The fit and finish and the appearance of every detail of the phone, from its headphone jack to its camera port, and from its volume buttons to its hold switch, is simply luxurious and precise in a way I have rarely seen in a consumer device. Of course, the iPhone 4 is also roughly $700, before your carrier's subsidy kicks in and brings the entry price to around $300. If you think about the device as a $700 bit of equipment, it will impact how you handle it, who you allow to use it, and where you choose to pull it out.

Apple's new iPhone isn't unique in its price; every other comparable smartphone costs about the same thing. But the company has really raised the bar in terms of what users should expect in build quality and design savvy. HTC's Droid Incredible and EVO 4G and Motorola's Droid X really look cheap and unsophisticated compared to iPhone 4 (as does Apple's own iPhone 3GS), yet they all still cost around $700 without that subsidy. If they wore real price tags, Verizon and Sprint probably wouldn't be able to sell very many.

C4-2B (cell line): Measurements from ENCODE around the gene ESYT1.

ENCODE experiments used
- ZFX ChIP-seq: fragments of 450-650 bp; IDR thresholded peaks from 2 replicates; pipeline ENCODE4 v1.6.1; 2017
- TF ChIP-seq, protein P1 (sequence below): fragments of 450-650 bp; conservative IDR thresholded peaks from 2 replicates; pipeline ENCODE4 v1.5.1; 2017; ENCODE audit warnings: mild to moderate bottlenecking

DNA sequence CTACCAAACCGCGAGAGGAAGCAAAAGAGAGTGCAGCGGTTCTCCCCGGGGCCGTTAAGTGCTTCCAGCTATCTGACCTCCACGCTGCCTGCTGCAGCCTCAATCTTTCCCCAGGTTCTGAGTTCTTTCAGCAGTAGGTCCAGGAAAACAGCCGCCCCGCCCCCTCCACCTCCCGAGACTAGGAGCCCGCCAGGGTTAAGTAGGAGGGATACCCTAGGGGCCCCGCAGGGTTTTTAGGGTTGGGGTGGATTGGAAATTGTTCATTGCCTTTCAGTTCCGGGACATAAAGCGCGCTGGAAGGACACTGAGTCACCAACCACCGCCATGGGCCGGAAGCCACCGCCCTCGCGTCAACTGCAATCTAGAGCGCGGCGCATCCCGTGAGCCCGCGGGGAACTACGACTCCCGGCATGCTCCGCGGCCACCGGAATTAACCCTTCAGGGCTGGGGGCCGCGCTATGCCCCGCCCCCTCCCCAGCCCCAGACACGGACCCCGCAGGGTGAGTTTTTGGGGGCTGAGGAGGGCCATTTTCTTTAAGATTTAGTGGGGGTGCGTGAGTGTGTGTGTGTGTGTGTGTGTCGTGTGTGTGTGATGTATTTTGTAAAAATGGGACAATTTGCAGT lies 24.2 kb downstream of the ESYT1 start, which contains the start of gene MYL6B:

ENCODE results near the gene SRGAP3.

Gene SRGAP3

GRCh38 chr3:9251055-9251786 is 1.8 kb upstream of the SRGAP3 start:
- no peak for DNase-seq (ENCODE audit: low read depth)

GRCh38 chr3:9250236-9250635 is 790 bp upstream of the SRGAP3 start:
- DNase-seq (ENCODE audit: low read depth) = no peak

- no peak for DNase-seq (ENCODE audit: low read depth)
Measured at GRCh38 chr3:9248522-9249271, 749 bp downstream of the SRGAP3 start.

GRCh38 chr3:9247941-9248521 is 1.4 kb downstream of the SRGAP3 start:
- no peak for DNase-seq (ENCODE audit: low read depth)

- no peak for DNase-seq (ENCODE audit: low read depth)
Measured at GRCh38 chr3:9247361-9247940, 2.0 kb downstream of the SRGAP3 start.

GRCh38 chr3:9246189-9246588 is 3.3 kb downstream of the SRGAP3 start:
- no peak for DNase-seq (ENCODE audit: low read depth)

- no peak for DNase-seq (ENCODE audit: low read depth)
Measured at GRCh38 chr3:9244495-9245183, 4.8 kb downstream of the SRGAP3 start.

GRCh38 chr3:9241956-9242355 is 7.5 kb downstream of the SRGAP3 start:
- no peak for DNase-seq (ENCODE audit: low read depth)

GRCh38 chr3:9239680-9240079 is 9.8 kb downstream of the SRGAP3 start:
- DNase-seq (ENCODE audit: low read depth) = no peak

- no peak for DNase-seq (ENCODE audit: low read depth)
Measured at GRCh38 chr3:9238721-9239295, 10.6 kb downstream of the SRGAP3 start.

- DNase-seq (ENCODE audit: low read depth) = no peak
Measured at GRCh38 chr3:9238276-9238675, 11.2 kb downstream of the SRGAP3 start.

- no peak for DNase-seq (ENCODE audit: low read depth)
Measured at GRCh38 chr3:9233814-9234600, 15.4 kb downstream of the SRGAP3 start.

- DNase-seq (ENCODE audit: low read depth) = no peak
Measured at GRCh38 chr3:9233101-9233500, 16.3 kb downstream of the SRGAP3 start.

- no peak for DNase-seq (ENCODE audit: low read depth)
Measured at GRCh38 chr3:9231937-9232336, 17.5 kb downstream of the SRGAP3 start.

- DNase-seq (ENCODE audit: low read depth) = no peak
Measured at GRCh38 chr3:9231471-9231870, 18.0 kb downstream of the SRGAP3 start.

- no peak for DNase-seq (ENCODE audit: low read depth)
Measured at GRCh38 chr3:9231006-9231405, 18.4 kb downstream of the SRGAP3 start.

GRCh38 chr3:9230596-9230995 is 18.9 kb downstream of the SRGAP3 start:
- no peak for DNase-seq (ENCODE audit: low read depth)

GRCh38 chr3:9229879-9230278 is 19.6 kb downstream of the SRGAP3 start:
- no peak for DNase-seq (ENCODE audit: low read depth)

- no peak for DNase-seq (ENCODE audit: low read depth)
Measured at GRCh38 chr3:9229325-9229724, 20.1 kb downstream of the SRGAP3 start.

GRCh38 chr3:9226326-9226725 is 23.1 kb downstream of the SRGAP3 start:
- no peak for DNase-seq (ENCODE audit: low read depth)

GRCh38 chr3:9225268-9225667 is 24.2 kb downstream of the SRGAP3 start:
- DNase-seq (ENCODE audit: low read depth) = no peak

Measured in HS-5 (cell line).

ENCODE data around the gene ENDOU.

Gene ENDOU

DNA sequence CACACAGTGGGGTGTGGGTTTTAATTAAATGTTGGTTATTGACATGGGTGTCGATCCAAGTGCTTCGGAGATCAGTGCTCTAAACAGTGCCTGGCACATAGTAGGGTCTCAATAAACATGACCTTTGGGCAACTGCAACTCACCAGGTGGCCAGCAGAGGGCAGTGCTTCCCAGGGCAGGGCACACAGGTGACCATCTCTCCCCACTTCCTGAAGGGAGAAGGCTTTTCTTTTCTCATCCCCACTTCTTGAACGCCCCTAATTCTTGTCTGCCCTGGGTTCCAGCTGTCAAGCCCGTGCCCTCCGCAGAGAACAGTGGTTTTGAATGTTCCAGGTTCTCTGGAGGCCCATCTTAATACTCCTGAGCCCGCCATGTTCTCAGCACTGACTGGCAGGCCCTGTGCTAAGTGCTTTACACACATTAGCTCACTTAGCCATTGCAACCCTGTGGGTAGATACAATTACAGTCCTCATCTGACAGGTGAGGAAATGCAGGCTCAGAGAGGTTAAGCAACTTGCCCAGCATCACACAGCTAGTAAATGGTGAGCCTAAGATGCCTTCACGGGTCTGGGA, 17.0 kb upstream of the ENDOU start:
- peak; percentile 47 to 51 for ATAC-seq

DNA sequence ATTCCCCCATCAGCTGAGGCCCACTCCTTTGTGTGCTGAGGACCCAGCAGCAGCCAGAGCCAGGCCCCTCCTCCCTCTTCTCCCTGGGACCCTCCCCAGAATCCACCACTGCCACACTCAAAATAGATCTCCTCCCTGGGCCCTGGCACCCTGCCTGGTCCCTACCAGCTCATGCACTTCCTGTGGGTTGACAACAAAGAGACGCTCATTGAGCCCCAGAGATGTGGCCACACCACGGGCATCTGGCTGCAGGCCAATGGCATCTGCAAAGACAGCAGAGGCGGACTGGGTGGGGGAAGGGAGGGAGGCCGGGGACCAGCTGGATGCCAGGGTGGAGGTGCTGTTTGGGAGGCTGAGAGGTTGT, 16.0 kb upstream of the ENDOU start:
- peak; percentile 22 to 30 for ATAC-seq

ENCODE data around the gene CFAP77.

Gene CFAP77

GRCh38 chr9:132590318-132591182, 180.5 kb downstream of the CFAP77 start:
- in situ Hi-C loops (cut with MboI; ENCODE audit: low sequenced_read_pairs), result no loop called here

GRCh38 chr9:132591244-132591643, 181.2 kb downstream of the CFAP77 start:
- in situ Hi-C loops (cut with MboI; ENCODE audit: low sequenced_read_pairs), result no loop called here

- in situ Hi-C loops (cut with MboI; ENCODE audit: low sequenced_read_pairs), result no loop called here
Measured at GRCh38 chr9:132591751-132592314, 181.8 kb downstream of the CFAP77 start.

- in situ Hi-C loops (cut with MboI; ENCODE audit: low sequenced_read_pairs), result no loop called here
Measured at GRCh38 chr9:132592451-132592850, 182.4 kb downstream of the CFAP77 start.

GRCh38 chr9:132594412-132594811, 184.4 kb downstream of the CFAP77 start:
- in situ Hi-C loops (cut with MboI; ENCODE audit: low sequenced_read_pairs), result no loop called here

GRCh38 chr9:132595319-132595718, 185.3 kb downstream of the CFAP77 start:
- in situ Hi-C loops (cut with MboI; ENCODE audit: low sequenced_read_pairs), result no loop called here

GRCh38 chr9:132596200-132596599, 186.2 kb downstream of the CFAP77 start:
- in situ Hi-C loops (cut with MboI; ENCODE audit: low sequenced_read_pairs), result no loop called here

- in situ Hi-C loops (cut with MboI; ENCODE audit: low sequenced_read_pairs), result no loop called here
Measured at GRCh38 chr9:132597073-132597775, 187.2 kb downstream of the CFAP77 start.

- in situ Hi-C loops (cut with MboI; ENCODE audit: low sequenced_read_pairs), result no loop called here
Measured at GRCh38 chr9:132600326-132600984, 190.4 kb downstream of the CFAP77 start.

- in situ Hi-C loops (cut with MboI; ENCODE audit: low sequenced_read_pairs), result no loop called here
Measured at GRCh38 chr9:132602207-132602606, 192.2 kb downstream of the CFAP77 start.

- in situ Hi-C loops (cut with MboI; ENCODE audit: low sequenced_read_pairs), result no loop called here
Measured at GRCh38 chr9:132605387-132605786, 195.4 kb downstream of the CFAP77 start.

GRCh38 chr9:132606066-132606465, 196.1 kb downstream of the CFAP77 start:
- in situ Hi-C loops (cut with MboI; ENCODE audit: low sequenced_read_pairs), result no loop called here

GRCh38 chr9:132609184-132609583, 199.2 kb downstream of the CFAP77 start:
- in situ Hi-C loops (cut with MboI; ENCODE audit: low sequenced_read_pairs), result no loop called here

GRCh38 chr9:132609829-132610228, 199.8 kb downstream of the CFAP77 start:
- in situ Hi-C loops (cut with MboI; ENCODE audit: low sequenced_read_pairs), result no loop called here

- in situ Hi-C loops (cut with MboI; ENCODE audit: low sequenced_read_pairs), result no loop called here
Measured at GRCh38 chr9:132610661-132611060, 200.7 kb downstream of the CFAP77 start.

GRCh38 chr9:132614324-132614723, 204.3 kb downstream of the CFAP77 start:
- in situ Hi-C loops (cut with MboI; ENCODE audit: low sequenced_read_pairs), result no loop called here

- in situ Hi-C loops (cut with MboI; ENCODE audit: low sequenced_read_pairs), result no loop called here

In the auto market, there's a broad range of vehicle choices available to serve users, from the very expensive luxury high end to the simple, but much cheaper cars on the low end. In smartphones, there's now a wide range of quality, but there's no real difference in price.

That reality also has no precedent in the PC arena, where there has always been Apple on the high end opposed to cheap PC offerings, a large chunk of which cost much less because they delivered a lot less. The problem facing Apple's iPhone competitors is that smartphones can't get dramatically cheaper, because carrier subsidies hide a great deal of any price difference, ensuring that the entry price for consumers isn't very significant.